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Digital nomads leading to glut of foreign document admin — researchers

Digital nomads leading to glut of foreign document admin — researchers

The rise of digital nomads, people working remotely in foreign countries as the pandemic wanes may be causing problems for businesses engaged in identity verification.

New marketing research from Regula, developer of forensic devices and verification software, shows 80 percent of financial companies have experienced an increase in the number of verification cases involving foreign documents.

Forty-four percent of respondents, according to the research, are facing a 25 percent rise in foreign verification volume compared to last year.

Furthermore, 62 percent of these businesses have apparently been forced to verify foreign documents manually.

Incomplete databases of document templates is another issue which is causing problems for businesses. Forty-eight percent of the respondents said they have faced challenges during onboarding because they don’t have all the needed document templates at hand.

The cost of failing to verify identities can be high, too. Forty-seven percent of enterprises claimed the impact of identity fraud for them was greater than $300,000.

In fact, nearly a quarter of enterprises with more than 10,000 employees reported that identity fraud cost them more than $1 million in 2022.

The report was also able to highlight some rising digital identity threats.

Eight in ten respondents said deepfake video fraud poses a real threat to their businesses.

In fact, 29 percent of those surveyed said their businesses had already fallen victim to fraud using deepfaked video, while this number rose to 37 percent for audio deepfakes.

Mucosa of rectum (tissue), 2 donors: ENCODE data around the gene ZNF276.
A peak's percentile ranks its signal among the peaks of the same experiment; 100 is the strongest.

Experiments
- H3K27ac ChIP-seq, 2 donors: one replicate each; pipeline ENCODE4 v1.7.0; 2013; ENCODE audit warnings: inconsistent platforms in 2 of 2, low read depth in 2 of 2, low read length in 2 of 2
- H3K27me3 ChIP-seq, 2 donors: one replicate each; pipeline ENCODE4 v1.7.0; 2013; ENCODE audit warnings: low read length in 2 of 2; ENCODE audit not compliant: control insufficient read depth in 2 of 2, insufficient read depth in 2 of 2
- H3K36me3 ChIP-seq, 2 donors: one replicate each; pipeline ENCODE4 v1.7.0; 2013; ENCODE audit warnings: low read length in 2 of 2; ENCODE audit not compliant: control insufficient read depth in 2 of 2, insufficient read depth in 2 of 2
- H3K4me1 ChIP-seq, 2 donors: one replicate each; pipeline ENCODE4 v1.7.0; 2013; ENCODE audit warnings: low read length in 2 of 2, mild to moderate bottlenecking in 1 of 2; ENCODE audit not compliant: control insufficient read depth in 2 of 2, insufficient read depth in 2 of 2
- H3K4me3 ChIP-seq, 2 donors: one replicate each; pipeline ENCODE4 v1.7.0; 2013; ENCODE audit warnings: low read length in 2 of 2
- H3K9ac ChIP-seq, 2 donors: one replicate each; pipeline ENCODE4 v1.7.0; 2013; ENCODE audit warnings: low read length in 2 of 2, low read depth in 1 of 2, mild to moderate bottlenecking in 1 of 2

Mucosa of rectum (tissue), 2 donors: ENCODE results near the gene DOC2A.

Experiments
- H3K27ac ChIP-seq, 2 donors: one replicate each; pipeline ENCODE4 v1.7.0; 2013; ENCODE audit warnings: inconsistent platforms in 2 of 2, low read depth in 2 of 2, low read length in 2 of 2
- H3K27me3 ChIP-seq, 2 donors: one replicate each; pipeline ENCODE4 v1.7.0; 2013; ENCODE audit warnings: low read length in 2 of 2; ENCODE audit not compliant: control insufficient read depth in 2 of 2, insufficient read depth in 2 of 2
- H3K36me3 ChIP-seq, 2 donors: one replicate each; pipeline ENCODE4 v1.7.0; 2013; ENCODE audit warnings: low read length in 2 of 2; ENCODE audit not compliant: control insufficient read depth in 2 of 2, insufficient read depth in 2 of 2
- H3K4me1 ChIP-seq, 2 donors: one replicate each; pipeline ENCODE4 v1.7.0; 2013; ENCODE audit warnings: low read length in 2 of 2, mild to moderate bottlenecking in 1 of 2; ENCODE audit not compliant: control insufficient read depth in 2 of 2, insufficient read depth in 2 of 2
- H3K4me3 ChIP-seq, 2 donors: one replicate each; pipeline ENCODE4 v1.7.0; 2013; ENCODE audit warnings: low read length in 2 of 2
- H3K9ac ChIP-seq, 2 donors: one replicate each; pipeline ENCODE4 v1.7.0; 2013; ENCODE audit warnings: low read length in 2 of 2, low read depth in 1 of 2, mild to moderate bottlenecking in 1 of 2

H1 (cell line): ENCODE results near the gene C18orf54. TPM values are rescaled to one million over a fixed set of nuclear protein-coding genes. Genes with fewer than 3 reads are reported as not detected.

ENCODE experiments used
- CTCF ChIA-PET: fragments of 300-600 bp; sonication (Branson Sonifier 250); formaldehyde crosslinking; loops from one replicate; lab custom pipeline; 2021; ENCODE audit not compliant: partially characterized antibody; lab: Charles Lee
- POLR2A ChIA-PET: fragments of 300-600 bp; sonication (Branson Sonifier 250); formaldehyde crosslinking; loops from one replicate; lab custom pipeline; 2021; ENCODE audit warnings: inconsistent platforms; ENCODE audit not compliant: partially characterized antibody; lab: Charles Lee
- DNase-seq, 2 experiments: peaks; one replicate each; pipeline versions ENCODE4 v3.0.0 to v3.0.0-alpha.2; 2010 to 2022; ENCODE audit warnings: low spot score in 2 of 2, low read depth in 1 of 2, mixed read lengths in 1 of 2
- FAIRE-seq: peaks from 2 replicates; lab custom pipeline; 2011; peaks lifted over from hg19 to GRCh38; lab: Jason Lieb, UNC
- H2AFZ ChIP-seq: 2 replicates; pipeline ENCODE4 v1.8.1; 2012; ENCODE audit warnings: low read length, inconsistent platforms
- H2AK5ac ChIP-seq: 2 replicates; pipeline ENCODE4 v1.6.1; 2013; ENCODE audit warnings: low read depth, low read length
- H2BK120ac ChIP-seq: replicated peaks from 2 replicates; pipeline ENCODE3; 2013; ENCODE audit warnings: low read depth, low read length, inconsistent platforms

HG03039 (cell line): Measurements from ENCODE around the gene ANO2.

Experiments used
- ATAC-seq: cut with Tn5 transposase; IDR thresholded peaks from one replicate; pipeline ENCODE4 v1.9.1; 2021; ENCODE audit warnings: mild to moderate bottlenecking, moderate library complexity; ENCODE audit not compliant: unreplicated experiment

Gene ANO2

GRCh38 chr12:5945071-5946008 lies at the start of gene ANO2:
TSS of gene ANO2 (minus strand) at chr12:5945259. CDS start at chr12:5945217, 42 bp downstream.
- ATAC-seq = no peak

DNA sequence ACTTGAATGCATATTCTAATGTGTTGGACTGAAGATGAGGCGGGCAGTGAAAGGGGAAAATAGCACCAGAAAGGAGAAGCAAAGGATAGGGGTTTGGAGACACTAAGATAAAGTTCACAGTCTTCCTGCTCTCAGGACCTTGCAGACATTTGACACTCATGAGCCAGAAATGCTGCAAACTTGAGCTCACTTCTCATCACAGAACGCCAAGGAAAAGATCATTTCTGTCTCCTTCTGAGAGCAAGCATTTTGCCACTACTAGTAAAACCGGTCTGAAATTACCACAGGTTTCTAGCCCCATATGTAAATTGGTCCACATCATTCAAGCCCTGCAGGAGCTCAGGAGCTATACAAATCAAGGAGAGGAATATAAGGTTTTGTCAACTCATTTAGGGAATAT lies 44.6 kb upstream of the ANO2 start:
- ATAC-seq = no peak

Synthetic identity fraud, in which a mix of real data and fake data used to create an identity, already impacted 46 percent of the businesses the survey looked at.

More generally, the report found that verifying digital document is the most common reality check – 65 percent of respondents said their organizations performed it. Sixty percent are involved in fingerprint biometric authentication and 58 percent used one-time passwords.

Forty-two percent put data protection at the top of the list in terms of constraints that their organizations encounter when deploying digital identity verification.

The second and third biggest complaints were the cost of securing an overly complex tech environment and using different identity verification software, respectively.

Some countries have already taken early steps toward allowing these digital nomads to participate in their own national state ID programs. There is Columbia, for example, which issues a state ID as part of its standard visa.

Regula surveyed 1,069 decisionmakers in banking, fintech, telecommunication and aviation, from businesses in the United Kingdom, the United States, Germany, Australia, Mexico, Turkey, the United Arab Emirates and France.

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